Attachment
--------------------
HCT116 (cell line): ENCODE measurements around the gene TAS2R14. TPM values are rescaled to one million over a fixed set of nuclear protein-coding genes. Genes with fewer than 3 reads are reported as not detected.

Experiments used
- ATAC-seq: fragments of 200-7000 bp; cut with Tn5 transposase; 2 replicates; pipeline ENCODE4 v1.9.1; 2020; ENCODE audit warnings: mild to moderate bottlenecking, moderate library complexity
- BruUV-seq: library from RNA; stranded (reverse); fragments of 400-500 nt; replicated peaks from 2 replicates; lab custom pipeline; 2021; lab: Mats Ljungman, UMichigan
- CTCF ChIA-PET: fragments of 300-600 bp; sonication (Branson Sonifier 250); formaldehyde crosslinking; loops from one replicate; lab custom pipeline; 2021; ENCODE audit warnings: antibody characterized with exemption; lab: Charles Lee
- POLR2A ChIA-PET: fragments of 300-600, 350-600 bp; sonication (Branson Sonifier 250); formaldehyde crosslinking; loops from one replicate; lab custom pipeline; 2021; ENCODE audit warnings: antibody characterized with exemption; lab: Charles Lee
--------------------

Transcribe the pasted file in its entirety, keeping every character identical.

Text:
HCT116 (cell line): ENCODE measurements around the gene TAS2R14. TPM values are rescaled to one million over a fixed set of nuclear protein-coding genes. Genes with fewer than 3 reads are reported as not detected.

Experiments used
- ATAC-seq: fragments of 200-7000 bp; cut with Tn5 transposase; 2 replicates; pipeline ENCODE4 v1.9.1; 2020; ENCODE audit warnings: mild to moderate bottlenecking, moderate library complexity
- BruUV-seq: library from RNA; stranded (reverse); fragments of 400-500 nt; replicated peaks from 2 replicates; lab custom pipeline; 2021; lab: Mats Ljungman, UMichigan
- CTCF ChIA-PET: fragments of 300-600 bp; sonication (Branson Sonifier 250); formaldehyde crosslinking; loops from one replicate; lab custom pipeline; 2021; ENCODE audit warnings: antibody characterized with exemption; lab: Charles Lee
- POLR2A ChIA-PET: fragments of 300-600, 350-600 bp; sonication (Branson Sonifier 250); formaldehyde crosslinking; loops from one replicate; lab custom pipeline; 2021; ENCODE audit warnings: antibody characterized with exemption; lab: Charles Lee